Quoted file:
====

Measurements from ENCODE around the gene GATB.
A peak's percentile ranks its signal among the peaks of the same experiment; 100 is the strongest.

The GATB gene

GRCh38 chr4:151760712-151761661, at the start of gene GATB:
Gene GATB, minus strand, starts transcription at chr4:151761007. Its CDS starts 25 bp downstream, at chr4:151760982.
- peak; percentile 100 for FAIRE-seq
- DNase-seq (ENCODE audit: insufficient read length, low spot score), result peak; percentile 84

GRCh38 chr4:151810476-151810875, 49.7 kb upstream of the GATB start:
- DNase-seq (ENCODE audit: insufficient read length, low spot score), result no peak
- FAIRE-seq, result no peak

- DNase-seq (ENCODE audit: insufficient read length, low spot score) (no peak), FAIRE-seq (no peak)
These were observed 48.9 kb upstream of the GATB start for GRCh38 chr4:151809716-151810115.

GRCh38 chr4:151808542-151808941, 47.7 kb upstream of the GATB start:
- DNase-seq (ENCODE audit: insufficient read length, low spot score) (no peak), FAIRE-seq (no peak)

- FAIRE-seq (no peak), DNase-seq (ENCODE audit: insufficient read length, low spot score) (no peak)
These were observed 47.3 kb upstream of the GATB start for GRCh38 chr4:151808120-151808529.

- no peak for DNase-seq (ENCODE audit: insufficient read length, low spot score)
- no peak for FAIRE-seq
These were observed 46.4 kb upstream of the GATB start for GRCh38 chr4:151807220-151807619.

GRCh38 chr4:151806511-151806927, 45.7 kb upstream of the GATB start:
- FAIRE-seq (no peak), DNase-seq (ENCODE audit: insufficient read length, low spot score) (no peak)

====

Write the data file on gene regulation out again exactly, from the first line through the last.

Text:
Measurements from ENCODE around the gene GATB.
A peak's percentile ranks its signal among the peaks of the same experiment; 100 is the strongest.

The GATB gene

GRCh38 chr4:151760712-151761661, at the start of gene GATB:
Gene GATB, minus strand, starts transcription at chr4:151761007. Its CDS starts 25 bp downstream, at chr4:151760982.
- peak; percentile 100 for FAIRE-seq
- DNase-seq (ENCODE audit: insufficient read length, low spot score), result peak; percentile 84

GRCh38 chr4:151810476-151810875, 49.7 kb upstream of the GATB start:
- DNase-seq (ENCODE audit: insufficient read length, low spot score), result no peak
- FAIRE-seq, result no peak

- DNase-seq (ENCODE audit: insufficient read length, low spot score) (no peak), FAIRE-seq (no peak)
These were observed 48.9 kb upstream of the GATB start for GRCh38 chr4:151809716-151810115.

GRCh38 chr4:151808542-151808941, 47.7 kb upstream of the GATB start:
- DNase-seq (ENCODE audit: insufficient read length, low spot score) (no peak), FAIRE-seq (no peak)

- FAIRE-seq (no peak), DNase-seq (ENCODE audit: insufficient read length, low spot score) (no peak)
These were observed 47.3 kb upstream of the GATB start for GRCh38 chr4:151808120-151808529.

- no peak for DNase-seq (ENCODE audit: insufficient read length, low spot score)
- no peak for FAIRE-seq
These were observed 46.4 kb upstream of the GATB start for GRCh38 chr4:151807220-151807619.

GRCh38 chr4:151806511-151806927, 45.7 kb upstream of the GATB start:
- FAIRE-seq (no peak), DNase-seq (ENCODE audit: insufficient read length, low spot score) (no peak)